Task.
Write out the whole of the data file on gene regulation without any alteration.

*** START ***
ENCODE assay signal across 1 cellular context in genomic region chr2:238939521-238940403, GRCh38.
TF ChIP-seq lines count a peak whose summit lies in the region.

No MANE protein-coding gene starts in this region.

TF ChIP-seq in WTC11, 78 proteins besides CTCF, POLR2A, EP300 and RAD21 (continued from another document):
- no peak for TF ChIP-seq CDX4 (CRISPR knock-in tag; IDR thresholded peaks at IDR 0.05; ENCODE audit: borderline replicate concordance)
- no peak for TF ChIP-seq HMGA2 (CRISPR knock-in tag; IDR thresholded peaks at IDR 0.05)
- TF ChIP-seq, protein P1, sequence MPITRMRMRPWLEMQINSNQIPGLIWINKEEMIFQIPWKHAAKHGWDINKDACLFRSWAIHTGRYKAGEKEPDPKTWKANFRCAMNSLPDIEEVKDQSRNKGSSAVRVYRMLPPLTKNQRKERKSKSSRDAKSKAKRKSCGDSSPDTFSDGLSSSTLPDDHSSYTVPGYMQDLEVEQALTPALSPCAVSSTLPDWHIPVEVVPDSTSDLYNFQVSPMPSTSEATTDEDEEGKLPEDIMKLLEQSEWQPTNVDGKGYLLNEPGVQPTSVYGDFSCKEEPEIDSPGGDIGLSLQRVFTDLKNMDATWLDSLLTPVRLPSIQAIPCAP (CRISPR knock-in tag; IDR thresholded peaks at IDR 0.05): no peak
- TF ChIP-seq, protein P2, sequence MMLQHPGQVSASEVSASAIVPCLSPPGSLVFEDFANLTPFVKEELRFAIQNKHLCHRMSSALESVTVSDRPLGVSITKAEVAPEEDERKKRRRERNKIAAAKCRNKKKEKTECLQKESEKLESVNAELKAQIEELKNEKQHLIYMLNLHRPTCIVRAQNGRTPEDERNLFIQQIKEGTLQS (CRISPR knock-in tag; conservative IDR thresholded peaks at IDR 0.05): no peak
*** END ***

ENCODE assay signal across 1 cellular context in genomic region chr2:238939521-238940403, GRCh38.
TF ChIP-seq lines count a peak whose summit lies in the region.

No MANE protein-coding gene starts in this region.

TF ChIP-seq in WTC11, 78 proteins besides CTCF, POLR2A, EP300 and RAD21 (continued from another document):
- no peak for TF ChIP-seq CDX4 (CRISPR knock-in tag; IDR thresholded peaks at IDR 0.05; ENCODE audit: borderline replicate concordance)
- no peak for TF ChIP-seq HMGA2 (CRISPR knock-in tag; IDR thresholded peaks at IDR 0.05)
- TF ChIP-seq, protein P1, sequence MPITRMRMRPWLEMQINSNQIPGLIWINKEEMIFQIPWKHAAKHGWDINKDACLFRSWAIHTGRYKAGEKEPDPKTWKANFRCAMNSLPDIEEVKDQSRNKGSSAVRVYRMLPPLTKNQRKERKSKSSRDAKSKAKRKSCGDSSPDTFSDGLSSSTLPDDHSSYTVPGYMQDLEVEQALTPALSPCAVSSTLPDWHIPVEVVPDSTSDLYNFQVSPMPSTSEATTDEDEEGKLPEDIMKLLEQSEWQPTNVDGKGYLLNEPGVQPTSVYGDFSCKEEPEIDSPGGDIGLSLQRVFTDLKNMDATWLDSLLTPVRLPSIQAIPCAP (CRISPR knock-in tag; IDR thresholded peaks at IDR 0.05): no peak
- TF ChIP-seq, protein P2, sequence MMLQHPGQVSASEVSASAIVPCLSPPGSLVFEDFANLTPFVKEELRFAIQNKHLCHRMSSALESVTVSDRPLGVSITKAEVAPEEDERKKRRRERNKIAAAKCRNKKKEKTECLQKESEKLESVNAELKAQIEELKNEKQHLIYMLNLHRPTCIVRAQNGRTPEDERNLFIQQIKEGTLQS (CRISPR knock-in tag; conservative IDR thresholded peaks at IDR 0.05): no peak